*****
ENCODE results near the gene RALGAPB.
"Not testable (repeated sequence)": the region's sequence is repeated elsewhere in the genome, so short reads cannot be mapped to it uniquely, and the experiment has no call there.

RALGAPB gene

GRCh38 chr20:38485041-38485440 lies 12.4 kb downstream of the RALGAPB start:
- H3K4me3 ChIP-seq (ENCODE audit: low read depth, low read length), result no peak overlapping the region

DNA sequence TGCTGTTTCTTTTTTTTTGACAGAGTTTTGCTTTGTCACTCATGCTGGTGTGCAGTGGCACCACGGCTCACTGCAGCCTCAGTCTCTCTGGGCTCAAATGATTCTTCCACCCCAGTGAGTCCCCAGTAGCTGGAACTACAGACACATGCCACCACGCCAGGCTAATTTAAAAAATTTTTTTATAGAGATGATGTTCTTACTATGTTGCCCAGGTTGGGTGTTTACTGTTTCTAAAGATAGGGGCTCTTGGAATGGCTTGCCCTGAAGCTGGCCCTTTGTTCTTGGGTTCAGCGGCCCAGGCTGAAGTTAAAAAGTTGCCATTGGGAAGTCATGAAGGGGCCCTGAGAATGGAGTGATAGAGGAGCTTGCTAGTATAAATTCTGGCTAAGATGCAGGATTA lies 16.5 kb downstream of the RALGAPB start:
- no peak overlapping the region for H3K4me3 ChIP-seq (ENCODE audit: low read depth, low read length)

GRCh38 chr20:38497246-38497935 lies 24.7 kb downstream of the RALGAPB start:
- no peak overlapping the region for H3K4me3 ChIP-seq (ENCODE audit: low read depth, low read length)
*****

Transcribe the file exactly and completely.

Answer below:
ENCODE results near the gene RALGAPB.
"Not testable (repeated sequence)": the region's sequence is repeated elsewhere in the genome, so short reads cannot be mapped to it uniquely, and the experiment has no call there.

RALGAPB gene

GRCh38 chr20:38485041-38485440 lies 12.4 kb downstream of the RALGAPB start:
- H3K4me3 ChIP-seq (ENCODE audit: low read depth, low read length), result no peak overlapping the region

DNA sequence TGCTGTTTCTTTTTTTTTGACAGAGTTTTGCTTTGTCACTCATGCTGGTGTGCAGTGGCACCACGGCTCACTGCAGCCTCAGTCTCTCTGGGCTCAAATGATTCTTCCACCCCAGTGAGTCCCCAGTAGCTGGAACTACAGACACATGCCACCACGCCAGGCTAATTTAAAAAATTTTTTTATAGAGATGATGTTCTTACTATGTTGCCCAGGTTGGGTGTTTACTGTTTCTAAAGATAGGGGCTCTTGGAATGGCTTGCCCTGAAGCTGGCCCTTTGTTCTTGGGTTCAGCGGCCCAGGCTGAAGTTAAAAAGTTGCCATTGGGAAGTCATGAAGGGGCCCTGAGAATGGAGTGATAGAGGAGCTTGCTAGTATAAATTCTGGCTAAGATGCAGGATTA lies 16.5 kb downstream of the RALGAPB start:
- no peak overlapping the region for H3K4me3 ChIP-seq (ENCODE audit: low read depth, low read length)

GRCh38 chr20:38497246-38497935 lies 24.7 kb downstream of the RALGAPB start:
- no peak overlapping the region for H3K4me3 ChIP-seq (ENCODE audit: low read depth, low read length)